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article imageGreece seeks bridge financing as debt deal may take time

By Ken Hanly     Feb 14, 2015 in Politics
Brussels - Greece and its EU creditors are extending talks over the weekend in order to possibly reach a deal at talks with EU finance ministers on Monday at Brussels.
Greek Premier Alexis Tsipras, and his Finance Minister Yanis Varoufakis have remained firm in their commitment to exit the present bailout program and will not deal with the Troika on February 28th when a meeting on the next installment of the loan is scheduled. Greece wants to obtain bridge financing until a new plan is agreed upon. The ECB no longer will accept Greek sovereign debt as collateral but there is still emergency liquidity assistance (ELA). Reuters reports that the ECB has authorized the Greek central bank to disperse up to $74 billion.
Varoufakis has suggested that Greek debt obligations could be met by a debt swap in which existing securities would be traded for new debt instruments in which repayments would be tied to the growth of the Greek economy. The current government plans include an increase in wages, and re-hiring some government workers. Further government spending has little support among creditors. Dutch Finance Minister Jeroen Dijsselbloem, who chairs euro area finance ministers' meetings, said:“You can only spend money when you have it,Greece wants a lot but has very little money to do that. That’s really a problem.” Greek creditors are reluctant to give much to Greece since if they did so, other anti-austerity parties such as Podemos in Spain will gain support creating pressure to change the debt regimes in other countries. So far, Greece seems to have gained nothing even though it caved on the issue of writing off debt. The government also announced that it would go ahead with privatization of the port of Piraeus after having halted the process:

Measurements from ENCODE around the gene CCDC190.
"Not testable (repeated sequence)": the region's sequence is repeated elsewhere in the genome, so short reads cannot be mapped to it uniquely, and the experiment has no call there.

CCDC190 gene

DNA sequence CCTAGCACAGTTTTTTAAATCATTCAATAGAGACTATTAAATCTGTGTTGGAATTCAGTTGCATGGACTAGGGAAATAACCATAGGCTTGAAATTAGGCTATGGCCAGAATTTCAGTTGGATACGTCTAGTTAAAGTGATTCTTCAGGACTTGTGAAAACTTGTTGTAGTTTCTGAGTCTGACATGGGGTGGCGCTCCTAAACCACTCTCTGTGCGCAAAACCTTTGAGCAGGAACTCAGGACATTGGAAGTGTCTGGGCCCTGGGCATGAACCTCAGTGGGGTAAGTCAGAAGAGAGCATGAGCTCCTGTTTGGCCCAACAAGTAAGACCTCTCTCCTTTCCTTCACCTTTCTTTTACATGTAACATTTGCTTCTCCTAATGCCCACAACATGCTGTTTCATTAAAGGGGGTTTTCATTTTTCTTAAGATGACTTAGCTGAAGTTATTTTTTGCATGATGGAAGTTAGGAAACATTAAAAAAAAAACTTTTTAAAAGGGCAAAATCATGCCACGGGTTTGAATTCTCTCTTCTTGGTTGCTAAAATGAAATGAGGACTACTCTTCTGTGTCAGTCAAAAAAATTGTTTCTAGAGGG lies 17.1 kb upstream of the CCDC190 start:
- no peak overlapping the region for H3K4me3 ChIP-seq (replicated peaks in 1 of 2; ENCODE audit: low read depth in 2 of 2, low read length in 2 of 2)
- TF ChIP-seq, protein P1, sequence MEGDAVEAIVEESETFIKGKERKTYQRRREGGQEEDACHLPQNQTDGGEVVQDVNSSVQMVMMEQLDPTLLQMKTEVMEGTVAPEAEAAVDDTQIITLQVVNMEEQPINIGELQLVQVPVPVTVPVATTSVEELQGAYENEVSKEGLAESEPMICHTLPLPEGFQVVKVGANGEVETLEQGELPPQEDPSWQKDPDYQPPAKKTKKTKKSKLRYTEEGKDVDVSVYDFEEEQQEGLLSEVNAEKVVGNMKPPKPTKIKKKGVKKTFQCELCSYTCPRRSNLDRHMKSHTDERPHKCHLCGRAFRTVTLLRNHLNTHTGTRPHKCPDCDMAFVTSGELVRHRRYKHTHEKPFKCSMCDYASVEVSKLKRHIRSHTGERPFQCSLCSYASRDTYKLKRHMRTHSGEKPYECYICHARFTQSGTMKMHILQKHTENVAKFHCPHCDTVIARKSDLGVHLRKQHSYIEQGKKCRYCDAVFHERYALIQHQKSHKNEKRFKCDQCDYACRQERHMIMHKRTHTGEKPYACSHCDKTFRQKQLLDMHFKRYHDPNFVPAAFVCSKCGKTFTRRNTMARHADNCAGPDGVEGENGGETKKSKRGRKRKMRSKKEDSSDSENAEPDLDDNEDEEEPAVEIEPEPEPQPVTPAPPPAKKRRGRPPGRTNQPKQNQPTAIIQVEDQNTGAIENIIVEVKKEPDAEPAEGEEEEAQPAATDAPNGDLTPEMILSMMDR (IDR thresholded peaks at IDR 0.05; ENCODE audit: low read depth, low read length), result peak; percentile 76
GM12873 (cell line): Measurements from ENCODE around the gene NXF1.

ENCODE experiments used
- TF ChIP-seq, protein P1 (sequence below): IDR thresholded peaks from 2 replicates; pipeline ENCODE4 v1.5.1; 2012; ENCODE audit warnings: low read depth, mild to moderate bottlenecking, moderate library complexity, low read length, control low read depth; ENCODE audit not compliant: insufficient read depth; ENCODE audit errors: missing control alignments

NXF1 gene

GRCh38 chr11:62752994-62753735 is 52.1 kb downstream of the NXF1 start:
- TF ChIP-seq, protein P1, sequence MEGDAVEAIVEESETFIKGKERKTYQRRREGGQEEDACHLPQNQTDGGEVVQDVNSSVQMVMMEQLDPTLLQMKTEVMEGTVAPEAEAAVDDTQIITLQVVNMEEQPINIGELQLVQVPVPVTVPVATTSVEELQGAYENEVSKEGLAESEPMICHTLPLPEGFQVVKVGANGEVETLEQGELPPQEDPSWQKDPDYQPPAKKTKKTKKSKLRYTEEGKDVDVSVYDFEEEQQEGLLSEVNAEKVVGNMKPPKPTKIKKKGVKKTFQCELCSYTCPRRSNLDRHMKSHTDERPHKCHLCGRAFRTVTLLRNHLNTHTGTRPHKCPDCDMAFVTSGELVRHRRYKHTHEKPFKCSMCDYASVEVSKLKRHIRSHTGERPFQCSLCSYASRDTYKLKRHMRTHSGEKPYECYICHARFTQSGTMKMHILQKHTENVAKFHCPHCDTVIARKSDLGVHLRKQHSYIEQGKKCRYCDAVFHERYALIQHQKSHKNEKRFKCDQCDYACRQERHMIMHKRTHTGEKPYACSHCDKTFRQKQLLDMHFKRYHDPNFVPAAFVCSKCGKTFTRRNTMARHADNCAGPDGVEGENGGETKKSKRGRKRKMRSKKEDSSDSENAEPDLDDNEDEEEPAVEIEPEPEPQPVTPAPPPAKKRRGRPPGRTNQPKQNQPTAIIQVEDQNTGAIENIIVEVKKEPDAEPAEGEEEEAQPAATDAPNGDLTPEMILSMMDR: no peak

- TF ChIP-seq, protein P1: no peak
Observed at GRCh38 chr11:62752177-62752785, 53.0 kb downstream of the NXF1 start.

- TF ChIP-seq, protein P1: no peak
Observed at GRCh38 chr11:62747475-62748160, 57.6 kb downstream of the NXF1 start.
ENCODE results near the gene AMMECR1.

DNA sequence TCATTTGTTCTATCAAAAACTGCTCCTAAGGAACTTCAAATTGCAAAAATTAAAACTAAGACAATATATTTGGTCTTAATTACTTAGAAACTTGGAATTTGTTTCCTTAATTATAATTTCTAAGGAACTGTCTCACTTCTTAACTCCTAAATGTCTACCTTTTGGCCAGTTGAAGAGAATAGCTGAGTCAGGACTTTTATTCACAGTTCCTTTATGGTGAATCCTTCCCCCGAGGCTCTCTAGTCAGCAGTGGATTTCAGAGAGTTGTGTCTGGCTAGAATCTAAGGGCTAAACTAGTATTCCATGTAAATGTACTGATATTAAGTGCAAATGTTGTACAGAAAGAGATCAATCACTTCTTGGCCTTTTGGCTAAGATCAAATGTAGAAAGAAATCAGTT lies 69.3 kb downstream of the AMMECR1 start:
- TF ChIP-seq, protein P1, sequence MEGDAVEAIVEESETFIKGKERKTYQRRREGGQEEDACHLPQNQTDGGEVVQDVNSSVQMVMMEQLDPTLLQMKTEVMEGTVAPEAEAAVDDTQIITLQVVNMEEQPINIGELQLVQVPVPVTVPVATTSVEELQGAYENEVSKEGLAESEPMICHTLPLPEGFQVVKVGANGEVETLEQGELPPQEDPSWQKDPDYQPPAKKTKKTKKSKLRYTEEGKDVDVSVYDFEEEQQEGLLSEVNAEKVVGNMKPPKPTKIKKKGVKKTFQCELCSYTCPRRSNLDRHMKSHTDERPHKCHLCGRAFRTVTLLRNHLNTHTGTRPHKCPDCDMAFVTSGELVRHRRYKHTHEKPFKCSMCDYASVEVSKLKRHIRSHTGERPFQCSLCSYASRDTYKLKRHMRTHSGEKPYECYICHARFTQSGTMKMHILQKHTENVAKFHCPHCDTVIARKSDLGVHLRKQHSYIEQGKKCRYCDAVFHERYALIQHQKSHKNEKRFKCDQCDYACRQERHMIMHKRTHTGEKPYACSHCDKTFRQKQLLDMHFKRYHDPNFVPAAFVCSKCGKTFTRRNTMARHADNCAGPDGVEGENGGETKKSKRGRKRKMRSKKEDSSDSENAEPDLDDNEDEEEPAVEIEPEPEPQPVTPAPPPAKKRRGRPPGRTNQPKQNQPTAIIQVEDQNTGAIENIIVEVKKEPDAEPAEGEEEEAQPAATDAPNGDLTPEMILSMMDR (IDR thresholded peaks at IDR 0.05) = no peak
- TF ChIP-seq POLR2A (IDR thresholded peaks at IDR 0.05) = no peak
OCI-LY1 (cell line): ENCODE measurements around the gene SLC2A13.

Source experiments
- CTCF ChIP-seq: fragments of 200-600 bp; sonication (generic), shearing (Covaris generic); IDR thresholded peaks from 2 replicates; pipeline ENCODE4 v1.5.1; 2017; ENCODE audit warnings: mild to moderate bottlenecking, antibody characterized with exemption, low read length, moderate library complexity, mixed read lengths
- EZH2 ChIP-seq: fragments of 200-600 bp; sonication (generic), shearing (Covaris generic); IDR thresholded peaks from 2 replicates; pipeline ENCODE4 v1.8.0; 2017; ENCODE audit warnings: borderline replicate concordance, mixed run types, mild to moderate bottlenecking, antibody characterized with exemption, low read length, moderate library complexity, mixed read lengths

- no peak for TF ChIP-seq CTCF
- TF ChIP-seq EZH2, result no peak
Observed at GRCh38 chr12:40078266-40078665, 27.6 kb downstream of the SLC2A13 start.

The full privatization plan was to include selling a variety of assets, including the operating concessions to 14 airports around the country, the natural-gas distribution network and some state-run hotels and property. The new government insists that some things won’t be sold, such as the state-owned national utility, but senior EU officials say the Piraeus sale is a key test case.
Tsipras statements suggest that progress was made but a deal is not yet done: “Our peers met with a Greece that knew what it wants and what it claims. An important step was made, however it’s too early to say we have a deal. Negotiations at Monday’s Eurogroup meeting will be tough. Our power will be, for one more time, the Greek people’s support.” The important steps no doubt are that Syriza has already abandoned any hope of a debt write off and also committed to privatization of a key public asset. Both these moves reject key aspects of the platform upon which they were elected.
Finance MInister, Varoufakis, indicated that there was no Grexit plan saying that “it’s one thing to say you shouldn’t have gotten into the euro, it’s quite another to say you should get out of the euro. If we backtrack, we fall off a cliff.” Markets seemed to take developments as positive and Greek stocks rallied to a two month high, climbing 5.6 per cent on Friday. Greece no doubt will claim a symbolic victory in that any new agreement will not refer to the Troika but instead to "institutions". What if any practical difference this will make or how it helps Greece out of the debt trap is not at all clear.
Belgian Finance Minister, Johan Van Overtvelldt, said in an interview: “Athens can expect only symbolic concessions, Everyone acknowledges Syriza has a democratic mandate, but whoever joins the euro zone relinquishes some parts of its sovereignty. Just because you win the elections, your involvement in the monetary union isn’t worth less overnight.”
Tsipras says that Greece can agree to more than two thirds of its bailout promises. The creditors may agree to lower the target of 4 per cent of GDP as a surplus and also compromise on privatization according to anonymous officials involved with ongoing talks. Minor alterations such as this would be designed to provide political cover for a Syriza cave in on their campaign promises. Perhaps, Varoufakis and Tsipras will decide that they simply cannot gain enough from negotiations and opt for a Grexit strategy. However, so far they have not outlined any Plan B if negotiations fail.
More about Grexit, greek debt crisis, Alexis Tsipras
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